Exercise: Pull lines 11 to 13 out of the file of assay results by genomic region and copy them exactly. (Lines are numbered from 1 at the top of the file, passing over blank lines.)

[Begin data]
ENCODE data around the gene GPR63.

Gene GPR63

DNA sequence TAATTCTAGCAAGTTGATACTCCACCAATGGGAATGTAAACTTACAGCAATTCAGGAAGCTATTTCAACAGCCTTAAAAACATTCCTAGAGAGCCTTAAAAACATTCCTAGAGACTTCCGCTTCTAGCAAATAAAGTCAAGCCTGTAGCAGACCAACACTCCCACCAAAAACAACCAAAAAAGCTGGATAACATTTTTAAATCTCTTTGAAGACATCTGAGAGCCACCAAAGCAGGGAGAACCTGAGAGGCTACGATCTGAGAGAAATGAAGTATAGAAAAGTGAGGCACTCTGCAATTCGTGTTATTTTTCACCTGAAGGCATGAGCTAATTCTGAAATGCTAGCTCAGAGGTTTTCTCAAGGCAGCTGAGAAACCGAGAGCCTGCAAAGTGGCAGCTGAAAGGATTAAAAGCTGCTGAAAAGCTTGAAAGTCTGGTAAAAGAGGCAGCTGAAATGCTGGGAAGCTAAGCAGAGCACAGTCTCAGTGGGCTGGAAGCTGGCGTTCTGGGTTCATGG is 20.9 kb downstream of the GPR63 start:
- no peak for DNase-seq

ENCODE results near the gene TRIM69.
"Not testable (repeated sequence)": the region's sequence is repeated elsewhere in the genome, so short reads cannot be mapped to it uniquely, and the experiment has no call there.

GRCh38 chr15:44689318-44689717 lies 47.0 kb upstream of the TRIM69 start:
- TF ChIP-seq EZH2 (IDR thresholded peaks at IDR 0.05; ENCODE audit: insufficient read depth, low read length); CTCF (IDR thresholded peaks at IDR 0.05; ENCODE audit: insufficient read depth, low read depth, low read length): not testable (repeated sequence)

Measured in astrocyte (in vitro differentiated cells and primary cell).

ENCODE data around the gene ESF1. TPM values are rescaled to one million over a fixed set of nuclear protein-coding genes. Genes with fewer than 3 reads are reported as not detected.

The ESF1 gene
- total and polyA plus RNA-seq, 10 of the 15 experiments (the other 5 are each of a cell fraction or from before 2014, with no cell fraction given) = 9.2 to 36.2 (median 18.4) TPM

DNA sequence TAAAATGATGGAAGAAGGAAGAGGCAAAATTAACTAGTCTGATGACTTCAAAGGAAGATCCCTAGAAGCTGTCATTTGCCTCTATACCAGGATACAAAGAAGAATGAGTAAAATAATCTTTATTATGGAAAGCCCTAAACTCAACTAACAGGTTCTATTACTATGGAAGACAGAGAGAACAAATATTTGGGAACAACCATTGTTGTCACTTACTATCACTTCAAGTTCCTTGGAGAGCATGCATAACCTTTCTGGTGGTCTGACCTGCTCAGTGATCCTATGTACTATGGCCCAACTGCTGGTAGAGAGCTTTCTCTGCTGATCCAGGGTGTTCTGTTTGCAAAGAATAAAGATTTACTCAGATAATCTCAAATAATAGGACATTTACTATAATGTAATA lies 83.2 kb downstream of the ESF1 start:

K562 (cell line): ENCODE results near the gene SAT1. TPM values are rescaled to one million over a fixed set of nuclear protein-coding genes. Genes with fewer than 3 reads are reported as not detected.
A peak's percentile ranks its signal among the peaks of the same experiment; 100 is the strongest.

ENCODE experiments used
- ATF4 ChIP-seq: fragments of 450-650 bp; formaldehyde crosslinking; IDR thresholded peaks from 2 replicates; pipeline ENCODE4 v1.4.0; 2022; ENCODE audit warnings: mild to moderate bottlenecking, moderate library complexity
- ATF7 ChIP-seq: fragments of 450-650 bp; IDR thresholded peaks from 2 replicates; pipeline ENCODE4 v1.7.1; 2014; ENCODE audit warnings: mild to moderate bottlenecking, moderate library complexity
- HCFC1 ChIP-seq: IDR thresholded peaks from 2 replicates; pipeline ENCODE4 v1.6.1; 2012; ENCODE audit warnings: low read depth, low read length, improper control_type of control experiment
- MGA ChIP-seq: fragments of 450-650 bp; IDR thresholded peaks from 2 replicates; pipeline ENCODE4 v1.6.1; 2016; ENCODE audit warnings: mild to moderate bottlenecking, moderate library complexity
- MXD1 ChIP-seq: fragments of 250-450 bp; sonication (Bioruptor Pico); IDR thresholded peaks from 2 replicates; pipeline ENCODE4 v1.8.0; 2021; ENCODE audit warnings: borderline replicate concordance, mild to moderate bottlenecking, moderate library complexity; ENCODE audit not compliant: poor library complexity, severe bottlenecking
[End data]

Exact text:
The ESF1 gene
- total and polyA plus RNA-seq, 10 of the 15 experiments (the other 5 are each of a cell fraction or from before 2014, with no cell fraction given) = 9.2 to 36.2 (median 18.4) TPM

DNA sequence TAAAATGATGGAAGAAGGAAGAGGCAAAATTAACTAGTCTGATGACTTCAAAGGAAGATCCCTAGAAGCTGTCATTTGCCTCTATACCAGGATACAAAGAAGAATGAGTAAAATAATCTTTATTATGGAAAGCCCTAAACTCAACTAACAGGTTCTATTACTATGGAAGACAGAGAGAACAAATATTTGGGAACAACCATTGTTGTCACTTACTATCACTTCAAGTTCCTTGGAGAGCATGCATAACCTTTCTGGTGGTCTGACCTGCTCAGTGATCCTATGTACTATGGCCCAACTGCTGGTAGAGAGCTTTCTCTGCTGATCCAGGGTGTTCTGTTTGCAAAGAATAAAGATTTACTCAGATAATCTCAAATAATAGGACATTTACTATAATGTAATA lies 83.2 kb downstream of the ESF1 start: